Southern California is beach volleyball Mecca. Whether you prefer the deep sand of the South Bay, the neighborhood feel of Newport, or the classic Huntington Beach Pier – living in Orange or LA County is largely considered crucial to success. Unless you’re Phil and Nick, Taryn and Kristen, or a handful of other Floridians and Texans that balk at the California notion.
For the rest of us, once we decide to give the AVP a go, we move to California. There’s a new crop of hopefuls that migrate to Hermosa, Manhattan, Huntington every January, eager to find cheap rent and a promising partner. The move is overwhelming, especially if you don’t know what you’re dealing with. I relocated to Hermosa Beach from Indianapolis in January 2015. I knew one person. I barely knew the rules of beach volleyball. I’d never been in a formal practice let alone actual competition. I’m ashamed to admit I hardly knew the difference between the CBVA and the FIVB. I was as green as they come, and my story is hardly a rarity.
Sure – most AVP players grow up in SoCal. They know the rules of the game, and have grown up with some of the players now on Tour. They understand how to tie knots in the net, braid lines, and set up practices.
But for those hailing from another state or another sport – we need some assistance. Enter Morgan Martin’s short and straightforward beach volleyball guide. Her paperback book – The Sandy Guide: Southern California for Volleyball People – brushes on a wide variety of topics and instances that may come up as one pursues a professional beach volleyball career.
Morgan, a University of Hawaii alum and former AVP player, had the idea for the book during quarantine. “Iya Lindahl and I were trying to put up our own nets at the beginning of the pandemic when they were all down,” Morgan says. “I remember it quite well – we couldn’t tie a good knot to save our lives. We joked around about needing a pamphlet on tying knots because it actually felt absurd.”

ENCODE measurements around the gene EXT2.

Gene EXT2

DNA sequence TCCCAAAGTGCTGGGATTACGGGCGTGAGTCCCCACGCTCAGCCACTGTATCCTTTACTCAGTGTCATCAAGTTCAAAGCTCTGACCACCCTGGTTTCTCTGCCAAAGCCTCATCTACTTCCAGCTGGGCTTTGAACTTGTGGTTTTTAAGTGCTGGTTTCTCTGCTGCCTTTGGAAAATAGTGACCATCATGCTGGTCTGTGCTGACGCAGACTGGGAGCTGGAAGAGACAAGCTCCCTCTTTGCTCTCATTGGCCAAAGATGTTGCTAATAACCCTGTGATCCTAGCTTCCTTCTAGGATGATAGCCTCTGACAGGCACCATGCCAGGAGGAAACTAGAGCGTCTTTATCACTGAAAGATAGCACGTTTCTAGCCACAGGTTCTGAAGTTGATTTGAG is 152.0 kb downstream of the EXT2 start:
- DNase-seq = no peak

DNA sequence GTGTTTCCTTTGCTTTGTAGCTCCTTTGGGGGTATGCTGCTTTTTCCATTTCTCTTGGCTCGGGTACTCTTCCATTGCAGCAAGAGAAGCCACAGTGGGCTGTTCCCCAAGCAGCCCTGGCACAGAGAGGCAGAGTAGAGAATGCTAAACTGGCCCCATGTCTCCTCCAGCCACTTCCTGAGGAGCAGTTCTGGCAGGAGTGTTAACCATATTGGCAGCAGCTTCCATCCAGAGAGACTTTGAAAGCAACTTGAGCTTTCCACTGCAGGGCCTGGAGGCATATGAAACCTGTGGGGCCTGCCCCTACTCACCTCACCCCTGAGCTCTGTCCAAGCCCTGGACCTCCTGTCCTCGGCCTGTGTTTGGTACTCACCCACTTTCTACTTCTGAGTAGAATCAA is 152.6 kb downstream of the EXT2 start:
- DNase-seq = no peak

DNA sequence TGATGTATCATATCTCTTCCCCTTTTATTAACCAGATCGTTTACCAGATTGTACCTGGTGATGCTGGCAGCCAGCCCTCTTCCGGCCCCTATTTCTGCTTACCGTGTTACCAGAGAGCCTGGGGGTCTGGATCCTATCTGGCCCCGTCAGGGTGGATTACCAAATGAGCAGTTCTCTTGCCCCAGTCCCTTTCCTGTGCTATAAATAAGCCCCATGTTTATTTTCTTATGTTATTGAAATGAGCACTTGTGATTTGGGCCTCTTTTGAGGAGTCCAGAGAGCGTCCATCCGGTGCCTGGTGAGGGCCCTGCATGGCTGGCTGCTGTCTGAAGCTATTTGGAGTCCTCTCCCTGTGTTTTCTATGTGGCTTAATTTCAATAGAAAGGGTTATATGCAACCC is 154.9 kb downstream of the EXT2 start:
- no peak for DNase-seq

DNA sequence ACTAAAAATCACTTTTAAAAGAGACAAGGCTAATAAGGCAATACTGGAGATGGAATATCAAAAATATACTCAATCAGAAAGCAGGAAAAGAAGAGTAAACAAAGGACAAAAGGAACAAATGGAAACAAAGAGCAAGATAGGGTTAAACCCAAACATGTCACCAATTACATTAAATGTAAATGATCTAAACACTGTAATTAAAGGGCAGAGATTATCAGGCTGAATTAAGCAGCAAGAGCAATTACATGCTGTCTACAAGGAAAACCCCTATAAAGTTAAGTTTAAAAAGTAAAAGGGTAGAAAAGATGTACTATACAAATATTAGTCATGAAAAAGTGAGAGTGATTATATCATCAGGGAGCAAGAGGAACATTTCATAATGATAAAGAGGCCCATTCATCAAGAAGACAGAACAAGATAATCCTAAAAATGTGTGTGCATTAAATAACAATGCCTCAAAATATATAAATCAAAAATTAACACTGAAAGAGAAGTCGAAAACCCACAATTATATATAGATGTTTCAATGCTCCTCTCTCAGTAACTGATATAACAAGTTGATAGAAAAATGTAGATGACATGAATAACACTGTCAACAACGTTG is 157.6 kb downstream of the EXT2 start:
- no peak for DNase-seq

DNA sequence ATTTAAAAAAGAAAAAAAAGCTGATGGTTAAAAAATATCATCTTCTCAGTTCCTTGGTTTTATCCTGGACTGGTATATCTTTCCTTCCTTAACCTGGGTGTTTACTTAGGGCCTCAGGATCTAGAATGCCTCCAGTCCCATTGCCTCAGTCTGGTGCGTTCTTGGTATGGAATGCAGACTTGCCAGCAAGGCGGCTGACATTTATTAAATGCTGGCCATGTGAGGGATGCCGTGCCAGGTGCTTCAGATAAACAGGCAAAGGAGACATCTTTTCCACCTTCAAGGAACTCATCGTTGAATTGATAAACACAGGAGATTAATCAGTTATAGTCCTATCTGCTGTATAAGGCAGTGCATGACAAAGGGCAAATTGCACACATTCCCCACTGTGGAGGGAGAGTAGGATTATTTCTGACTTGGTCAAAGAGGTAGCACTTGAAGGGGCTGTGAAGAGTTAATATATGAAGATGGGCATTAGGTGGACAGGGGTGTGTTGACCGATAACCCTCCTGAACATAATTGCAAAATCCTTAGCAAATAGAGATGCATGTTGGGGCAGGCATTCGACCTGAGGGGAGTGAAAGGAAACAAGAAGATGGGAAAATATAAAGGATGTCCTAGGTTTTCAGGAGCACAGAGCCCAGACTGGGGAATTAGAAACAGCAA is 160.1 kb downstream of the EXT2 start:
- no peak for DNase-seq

“I started thinking of all the things I could have told my friends and teammates who moved out to California, switched from indoor, or just started the sport to make their transition more welcoming and less stressful. And then it just snowballed.”
Snowballed indeed. Morgan wrote a 147-page book covering almost everything a neophyte volleyballer needs to know. From breaking down the different organizations to the “Stingray Shuffle,” Morgan gifts readers her extensive knowledge on the beach volleyball world.
“I always knew I was so fortunate to live in California,” she says, “especially from the volleyball perspective. But it took a little bit for me to realize how much learning was baked into playing volleyball. Like how you should come to practice with a couple of volleyballs. Or essential rotator cuff exercises. Or how to braid lines. Or where to park to not get scammed. It all adds up to a better beach experience.“
Her parking tips touch on my favorite section of the book – a lengthy breakdown of each beach from San Diego to Pismo. Morgan details meters vs. free parking, street sweeping (which happens once a week in Southern California and has cost all of us hundreds in ticket fees), wheelchair access, dog allowance, bathroom status, food availability, and overall vibe. Those segments on each beach would have been huge when I first moved here; wish I’d had something like this.
Morgan also discusses knots, stretching, etiquette, and more. It’s a quick read with lots of info for anyone looking to make the move. And it was an impressive accomplishment for a former beach volleyballer. “It was a little pandemic gift to myself.”
If you or someone you know is interested in moving to SoCal to pursue this life, Morgan’s fun little guide could be a great holiday gift!